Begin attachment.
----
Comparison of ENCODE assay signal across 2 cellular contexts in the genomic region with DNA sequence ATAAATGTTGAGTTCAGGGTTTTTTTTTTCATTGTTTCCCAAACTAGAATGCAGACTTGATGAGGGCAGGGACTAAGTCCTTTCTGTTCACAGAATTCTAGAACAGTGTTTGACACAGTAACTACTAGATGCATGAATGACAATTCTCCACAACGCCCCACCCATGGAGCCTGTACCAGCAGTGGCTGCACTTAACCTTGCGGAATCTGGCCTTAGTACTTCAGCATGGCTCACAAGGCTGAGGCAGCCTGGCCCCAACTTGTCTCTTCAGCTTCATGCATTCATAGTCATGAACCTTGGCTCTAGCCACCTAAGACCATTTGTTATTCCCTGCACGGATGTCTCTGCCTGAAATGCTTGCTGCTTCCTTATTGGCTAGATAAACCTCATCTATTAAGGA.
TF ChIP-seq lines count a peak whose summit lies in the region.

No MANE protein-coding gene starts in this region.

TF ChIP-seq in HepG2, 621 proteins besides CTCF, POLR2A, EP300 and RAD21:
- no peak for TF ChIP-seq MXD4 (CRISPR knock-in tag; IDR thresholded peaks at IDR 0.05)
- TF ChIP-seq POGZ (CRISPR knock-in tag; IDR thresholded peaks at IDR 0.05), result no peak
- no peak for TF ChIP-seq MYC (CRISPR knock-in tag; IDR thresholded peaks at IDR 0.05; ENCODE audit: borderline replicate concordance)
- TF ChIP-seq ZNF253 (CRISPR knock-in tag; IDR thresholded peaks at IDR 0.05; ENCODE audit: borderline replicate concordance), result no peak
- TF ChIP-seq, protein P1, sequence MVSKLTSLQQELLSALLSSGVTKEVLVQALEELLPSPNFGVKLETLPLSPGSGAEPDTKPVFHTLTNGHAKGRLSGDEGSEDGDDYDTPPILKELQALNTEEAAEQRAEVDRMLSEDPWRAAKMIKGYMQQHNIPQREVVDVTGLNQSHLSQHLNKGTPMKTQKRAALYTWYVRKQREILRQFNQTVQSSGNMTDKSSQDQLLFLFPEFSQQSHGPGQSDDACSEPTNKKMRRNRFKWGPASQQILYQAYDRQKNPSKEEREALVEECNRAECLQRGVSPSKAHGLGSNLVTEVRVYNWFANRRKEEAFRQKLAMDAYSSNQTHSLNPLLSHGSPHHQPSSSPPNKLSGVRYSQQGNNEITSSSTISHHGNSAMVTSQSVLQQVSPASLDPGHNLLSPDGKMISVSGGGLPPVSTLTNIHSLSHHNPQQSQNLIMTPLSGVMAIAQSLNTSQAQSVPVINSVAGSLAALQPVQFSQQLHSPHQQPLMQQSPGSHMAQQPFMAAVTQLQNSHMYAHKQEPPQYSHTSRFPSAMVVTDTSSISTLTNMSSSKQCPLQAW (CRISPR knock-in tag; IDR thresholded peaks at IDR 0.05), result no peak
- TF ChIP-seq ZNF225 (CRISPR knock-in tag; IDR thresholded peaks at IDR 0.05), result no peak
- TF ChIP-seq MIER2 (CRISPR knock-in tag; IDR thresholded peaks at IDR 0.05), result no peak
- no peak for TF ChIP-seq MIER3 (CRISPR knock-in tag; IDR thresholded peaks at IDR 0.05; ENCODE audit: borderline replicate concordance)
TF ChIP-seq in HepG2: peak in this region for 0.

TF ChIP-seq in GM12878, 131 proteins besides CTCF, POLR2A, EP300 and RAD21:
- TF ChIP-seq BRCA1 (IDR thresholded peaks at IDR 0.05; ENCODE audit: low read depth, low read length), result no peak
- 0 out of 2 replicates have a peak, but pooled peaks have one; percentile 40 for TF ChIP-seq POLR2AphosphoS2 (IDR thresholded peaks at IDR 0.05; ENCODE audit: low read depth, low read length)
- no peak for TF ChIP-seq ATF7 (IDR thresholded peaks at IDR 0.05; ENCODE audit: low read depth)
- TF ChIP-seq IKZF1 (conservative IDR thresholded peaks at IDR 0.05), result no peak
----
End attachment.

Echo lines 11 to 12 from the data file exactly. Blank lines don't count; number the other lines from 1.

- TF ChIP-seq MIER2 (CRISPR knock-in tag; IDR thresholded peaks at IDR 0.05), result no peak
- no peak for TF ChIP-seq MIER3 (CRISPR knock-in tag; IDR thresholded peaks at IDR 0.05; ENCODE audit: borderline replicate concordance)